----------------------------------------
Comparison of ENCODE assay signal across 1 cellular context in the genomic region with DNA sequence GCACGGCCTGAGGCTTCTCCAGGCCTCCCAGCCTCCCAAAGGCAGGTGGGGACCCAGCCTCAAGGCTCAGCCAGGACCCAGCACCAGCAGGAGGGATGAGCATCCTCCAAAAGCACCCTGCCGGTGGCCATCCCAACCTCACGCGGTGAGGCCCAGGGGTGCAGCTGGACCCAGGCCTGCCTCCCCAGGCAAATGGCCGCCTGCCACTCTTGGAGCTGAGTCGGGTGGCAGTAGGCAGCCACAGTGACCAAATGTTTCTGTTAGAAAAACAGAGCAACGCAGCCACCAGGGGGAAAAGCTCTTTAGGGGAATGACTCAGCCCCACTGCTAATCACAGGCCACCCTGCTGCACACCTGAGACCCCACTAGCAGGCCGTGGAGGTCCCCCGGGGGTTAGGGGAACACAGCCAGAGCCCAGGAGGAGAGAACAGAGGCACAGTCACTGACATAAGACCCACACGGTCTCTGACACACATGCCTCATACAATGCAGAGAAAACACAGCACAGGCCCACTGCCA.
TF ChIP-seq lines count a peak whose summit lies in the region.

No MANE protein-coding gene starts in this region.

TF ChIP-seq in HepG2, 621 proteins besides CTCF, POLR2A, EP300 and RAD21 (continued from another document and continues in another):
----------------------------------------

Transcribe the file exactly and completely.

Comparison of ENCODE assay signal across 1 cellular context in the genomic region with DNA sequence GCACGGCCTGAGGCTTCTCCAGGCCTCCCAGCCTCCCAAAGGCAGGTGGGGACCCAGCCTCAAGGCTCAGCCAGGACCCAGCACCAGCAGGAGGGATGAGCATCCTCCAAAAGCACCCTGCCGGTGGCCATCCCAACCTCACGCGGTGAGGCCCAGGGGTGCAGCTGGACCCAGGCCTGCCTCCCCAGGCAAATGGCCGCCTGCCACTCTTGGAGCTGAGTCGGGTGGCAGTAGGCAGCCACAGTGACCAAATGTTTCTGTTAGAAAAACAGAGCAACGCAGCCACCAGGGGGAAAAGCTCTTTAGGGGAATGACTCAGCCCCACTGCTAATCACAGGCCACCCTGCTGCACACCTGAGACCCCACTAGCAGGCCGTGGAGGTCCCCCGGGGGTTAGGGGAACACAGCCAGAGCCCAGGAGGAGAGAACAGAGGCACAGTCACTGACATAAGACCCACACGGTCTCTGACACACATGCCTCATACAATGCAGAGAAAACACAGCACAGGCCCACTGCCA.
TF ChIP-seq lines count a peak whose summit lies in the region.

No MANE protein-coding gene starts in this region.

TF ChIP-seq in HepG2, 621 proteins besides CTCF, POLR2A, EP300 and RAD21 (continued from another document and continues in another):